DECENTRALISATION. Cryptocurrencies are often criticised for having a negative impact on the environment and climate. This is particularly the case with Bitcoin in relation to carbon emissions and ecological footprint. Despite such problems, in the future different cryptocurrencies will be able to contribute to climate transformation and greener economic interactions.
One of the latest examples of a larger purchase of Bitcoin is the case of Tesla, owned by Elon Musk, buying Bitcoin worth of 1,5 billion American dollars. Criticism towards Tesla is that a company promoting climate sustainability and fossil-free energy is investing in a cryptocurrency that is increasing Tesla’s carbon footprint. While Musk is positive towards Bitcoin, another famous worldwide businessman Bill Gates has proclaimed himself a “Bitcoin sceptic” and criticised Bitcoin’s impact on climate.
Concerning this development, questions have been raised within academic institutions and crypto-currency communities. Should cryptocurrencies be banned or taxed? Or if there are better and more climate-friendly alternatives? Regardless of one’s opinions, here are some of the following facts and figures to be considered when it comes to criticism against cryptocurrencies concerning the environment and climate.
For a start, banning cryptocurrencies is hard and more or less impossible in practice. Facebook is banned in China but still being used among millions of Chinese via an alternative, and thereby illegal, methods. Bitcoin mining is already prohibited in Venezuela, and the government opposes Bitcoin itself. But governments who have made such decisions and policies are very inefficient in implementing them.
Another idea is to tax cryptocurrencies with a special carbon tax. The idea of a carbon tax for crypto may sound suitable and progressive, but the similar principle could then be applied to paper money and e-mails, or even on Instagram stories and Zoom calls. After all, much of the Internet traffic is used for emails, and trees have to be cut down for printing paper money.
The main criticism regarding Bitcoin is that its blockchain system for computing, verifications and transactions consumes enormous amounts of electricity. This process is more famous as “mining” where many computers verify every transaction through interactions and mathematical methods. For example, according to the Cambridge Centre for Alternative Finance, Bitcoin currently uses more electricity than the entire countries of Austria and Greece combined.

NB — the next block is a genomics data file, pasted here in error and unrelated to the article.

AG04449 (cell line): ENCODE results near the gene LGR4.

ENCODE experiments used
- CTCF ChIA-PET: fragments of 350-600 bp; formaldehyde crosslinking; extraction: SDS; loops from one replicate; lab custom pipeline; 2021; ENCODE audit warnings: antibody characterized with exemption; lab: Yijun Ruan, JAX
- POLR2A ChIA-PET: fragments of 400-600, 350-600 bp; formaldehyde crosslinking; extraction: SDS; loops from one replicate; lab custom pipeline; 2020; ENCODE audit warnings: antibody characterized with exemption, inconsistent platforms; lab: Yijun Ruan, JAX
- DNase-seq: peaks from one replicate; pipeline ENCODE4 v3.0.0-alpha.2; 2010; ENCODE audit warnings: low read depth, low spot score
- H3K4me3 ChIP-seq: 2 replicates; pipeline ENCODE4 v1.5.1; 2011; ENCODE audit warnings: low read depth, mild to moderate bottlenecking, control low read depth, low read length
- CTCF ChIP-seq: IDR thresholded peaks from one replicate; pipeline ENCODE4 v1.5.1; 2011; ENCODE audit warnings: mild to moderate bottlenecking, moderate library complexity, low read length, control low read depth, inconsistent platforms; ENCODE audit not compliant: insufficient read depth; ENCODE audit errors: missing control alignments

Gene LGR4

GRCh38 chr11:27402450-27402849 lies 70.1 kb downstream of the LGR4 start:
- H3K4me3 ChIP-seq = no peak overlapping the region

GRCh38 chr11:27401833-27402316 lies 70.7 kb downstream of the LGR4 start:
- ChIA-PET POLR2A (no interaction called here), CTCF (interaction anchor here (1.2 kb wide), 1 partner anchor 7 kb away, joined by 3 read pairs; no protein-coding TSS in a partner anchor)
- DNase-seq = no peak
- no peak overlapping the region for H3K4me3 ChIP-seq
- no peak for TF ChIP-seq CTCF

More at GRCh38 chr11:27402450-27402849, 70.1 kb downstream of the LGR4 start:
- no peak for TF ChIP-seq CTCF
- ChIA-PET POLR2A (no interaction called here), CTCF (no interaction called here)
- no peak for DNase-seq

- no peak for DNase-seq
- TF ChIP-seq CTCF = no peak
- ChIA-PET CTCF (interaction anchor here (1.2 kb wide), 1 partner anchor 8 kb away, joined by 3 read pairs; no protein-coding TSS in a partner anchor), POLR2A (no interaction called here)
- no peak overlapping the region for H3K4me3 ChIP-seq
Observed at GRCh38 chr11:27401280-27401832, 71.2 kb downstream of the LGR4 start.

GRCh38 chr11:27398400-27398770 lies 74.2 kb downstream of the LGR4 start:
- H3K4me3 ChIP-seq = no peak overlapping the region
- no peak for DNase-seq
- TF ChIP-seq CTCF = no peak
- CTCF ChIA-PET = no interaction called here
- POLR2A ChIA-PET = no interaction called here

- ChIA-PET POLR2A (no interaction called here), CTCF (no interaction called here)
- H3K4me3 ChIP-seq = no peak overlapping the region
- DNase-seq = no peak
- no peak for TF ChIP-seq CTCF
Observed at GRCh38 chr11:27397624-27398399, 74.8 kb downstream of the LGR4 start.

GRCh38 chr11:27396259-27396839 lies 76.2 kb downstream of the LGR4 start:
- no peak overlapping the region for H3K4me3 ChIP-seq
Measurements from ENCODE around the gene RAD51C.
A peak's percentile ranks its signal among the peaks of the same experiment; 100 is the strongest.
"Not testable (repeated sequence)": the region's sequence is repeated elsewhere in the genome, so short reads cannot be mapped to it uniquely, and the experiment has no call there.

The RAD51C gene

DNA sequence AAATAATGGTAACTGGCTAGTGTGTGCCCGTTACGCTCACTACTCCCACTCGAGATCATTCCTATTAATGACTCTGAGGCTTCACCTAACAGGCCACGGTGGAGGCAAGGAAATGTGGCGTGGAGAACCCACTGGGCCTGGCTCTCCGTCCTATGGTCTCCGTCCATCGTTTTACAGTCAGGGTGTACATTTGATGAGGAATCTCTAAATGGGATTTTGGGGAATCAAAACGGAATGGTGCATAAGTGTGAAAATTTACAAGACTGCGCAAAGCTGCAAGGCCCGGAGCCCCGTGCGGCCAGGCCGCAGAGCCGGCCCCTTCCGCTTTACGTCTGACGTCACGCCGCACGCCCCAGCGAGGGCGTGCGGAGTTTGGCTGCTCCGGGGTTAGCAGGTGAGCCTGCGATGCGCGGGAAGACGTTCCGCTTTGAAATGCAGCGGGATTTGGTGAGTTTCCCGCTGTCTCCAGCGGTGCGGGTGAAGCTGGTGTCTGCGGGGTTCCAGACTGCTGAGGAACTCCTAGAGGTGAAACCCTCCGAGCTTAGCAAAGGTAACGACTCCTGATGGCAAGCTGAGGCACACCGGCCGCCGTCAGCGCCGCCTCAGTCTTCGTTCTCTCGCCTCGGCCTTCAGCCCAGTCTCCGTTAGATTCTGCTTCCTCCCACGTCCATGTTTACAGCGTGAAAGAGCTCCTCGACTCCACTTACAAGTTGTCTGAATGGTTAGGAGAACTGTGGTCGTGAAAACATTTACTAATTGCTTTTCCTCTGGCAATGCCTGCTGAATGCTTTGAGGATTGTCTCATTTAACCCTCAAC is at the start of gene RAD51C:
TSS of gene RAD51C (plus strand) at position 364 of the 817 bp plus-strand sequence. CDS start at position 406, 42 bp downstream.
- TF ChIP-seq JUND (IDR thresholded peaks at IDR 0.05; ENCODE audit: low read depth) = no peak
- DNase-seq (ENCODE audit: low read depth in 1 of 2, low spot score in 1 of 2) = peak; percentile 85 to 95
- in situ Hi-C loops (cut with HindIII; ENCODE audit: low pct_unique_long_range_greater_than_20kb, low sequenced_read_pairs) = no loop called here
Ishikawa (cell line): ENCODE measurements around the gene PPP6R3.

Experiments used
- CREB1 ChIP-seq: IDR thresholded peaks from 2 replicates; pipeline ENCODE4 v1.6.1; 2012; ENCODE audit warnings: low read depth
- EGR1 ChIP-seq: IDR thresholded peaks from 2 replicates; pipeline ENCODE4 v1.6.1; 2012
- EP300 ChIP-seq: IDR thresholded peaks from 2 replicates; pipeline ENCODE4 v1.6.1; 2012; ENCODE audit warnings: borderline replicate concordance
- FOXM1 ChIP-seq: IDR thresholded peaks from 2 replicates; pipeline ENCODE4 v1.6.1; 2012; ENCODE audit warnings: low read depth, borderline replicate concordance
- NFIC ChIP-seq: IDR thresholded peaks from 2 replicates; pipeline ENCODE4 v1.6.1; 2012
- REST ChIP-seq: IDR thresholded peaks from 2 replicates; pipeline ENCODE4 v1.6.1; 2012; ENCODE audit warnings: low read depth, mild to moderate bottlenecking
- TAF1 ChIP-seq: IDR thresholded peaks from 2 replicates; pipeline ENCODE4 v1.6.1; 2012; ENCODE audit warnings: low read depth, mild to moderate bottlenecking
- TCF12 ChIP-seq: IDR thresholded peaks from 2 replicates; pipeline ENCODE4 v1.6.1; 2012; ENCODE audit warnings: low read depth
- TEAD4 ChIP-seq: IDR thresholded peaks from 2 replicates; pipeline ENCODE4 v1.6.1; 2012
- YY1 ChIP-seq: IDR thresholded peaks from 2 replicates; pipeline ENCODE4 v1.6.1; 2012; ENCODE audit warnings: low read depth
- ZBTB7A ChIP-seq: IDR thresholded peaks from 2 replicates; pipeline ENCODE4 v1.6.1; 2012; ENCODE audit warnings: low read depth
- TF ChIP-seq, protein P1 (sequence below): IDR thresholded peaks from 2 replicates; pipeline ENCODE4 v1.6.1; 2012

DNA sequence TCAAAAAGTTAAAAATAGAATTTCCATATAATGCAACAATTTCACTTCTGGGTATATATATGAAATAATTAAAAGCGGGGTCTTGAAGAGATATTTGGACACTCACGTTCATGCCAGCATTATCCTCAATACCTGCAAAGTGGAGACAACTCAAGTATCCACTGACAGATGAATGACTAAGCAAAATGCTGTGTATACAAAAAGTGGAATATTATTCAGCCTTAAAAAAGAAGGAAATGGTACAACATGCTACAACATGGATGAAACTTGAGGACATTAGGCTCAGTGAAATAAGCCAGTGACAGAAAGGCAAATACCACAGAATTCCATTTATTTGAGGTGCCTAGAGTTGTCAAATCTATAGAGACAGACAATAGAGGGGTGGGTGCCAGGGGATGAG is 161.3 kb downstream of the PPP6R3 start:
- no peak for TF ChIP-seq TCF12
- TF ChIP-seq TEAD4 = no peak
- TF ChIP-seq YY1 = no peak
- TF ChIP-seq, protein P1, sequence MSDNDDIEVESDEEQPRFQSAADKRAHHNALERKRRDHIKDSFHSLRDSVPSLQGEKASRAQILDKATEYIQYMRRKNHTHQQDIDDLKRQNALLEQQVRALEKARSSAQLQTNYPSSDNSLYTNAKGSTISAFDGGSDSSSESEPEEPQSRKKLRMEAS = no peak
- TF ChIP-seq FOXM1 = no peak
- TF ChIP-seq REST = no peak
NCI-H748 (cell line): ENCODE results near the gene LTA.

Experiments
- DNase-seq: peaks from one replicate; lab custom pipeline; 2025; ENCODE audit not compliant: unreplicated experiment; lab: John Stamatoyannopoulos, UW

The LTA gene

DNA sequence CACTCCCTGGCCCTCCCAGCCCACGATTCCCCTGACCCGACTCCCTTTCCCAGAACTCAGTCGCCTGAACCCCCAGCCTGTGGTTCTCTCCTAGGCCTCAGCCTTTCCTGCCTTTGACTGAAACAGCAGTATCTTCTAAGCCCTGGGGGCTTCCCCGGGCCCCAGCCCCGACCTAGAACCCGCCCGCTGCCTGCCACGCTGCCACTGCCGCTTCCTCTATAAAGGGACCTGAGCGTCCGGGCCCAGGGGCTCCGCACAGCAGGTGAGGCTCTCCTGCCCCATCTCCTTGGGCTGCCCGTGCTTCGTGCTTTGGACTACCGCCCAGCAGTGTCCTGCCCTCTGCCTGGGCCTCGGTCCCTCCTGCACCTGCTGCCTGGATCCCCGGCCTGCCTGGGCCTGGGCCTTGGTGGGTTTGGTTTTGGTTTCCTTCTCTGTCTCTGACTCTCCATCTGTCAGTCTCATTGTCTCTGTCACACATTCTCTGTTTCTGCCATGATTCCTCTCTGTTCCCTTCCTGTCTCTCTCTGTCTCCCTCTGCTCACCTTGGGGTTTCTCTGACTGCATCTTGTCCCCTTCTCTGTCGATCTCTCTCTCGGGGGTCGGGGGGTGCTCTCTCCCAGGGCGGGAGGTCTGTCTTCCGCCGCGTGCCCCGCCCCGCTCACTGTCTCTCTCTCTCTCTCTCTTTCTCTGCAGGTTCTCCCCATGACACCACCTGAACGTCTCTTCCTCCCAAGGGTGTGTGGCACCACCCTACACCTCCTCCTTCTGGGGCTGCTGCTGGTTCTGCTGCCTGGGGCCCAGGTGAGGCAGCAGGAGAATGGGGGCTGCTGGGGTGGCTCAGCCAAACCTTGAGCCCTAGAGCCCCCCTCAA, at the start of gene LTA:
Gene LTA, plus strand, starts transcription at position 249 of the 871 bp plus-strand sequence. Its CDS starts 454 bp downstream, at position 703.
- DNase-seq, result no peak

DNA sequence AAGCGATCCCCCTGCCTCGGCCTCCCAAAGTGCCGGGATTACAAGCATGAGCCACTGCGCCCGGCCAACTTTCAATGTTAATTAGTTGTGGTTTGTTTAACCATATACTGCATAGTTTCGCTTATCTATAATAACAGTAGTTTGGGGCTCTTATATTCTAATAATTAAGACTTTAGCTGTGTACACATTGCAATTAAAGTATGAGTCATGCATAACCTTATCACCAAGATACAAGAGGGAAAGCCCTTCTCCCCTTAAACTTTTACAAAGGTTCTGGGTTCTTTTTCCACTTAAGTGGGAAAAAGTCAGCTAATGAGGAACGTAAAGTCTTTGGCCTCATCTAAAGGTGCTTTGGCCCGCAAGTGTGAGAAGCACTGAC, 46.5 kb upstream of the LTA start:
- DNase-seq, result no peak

A perceived problem is that when the price of Bitcoin rises, miners can use their higher revenues to reinvest in more mining machines and computers, increasing both their profits but also their overall carbon emissions. It has been estimated that one Bitcoin transaction generates around the CO2 equivalent to around 700 000 – 750 000 swipes with a Visa credit card.
Most Bitcoin is mined in China, where despite claims of renewable energy, the mining process often is supplied by coal power. Some US states as Washington, known for low electricity costs in the country, have created a higher cost electricity tier for some miners living and working there after their mining process led to overwhelming local energy grids. Others as the Candian province Quebec, has issued a decision to prevent new mining within the province.
Crypto indeed has problems, so what is the solution? For a start, an important insight is that not all cryptocurrencies are the same. For example, Seeds is designed as a “cryptocurrency for the climate” and to facilitate a “regenerative civilisation”. The SEEDS community is using Seeds to enable and reward projects regarding food security and social wellbeing.
Another solution is the “proof of stake” system which is different to Bitcoin’s “proof of work” (mining) system. A Proof of Stake cryptocurrency networks and communities as Seeds and Tezos do not depend on electricity costs. Instead, they depend on direct economic incentives where the stakeholders can be rewarded and punished for their performances as validators. Thereby, cryptocurrencies as Tezos are using a computing and verification system that is less damaging when it comes to climate change.
In Bitcoin’s defence, it should be said that not all studies about Bitcoin’s impact on climate change have been reliable in the end. For example, one study from 2017 “predicted” that Bitcoin energy usage would lead to a global energy shortage in 2020! However, the promise of Bitcoin becoming “greener” has also not been realised. Instead, Bitcoin is less green and climate-friendly today concerning overall numbers of transactions, energy consumption and sources of energy.
If Bitcoin is going to be a part of the solution instead of being part of the problem, the alternative is to become greener when it comes to energy usage, something that Bitcoin users and miners have the responsibility for. This could be achieved via decentralised democratic community-based decision-making where different ideas and proposals should be discussed and decided. For example, if the proof of stake system should be used.
Despite negative and valid criticism regarding climate and environmental aspects, cryptocurrencies are here to stay as part of the overall decentralisation process. Even on a more sustainable and regenerative planet, people will still need to trade and interact with each other. Therefore, our planetary future depends on that more cryptocurrencies can operate on an eco-friendly basis.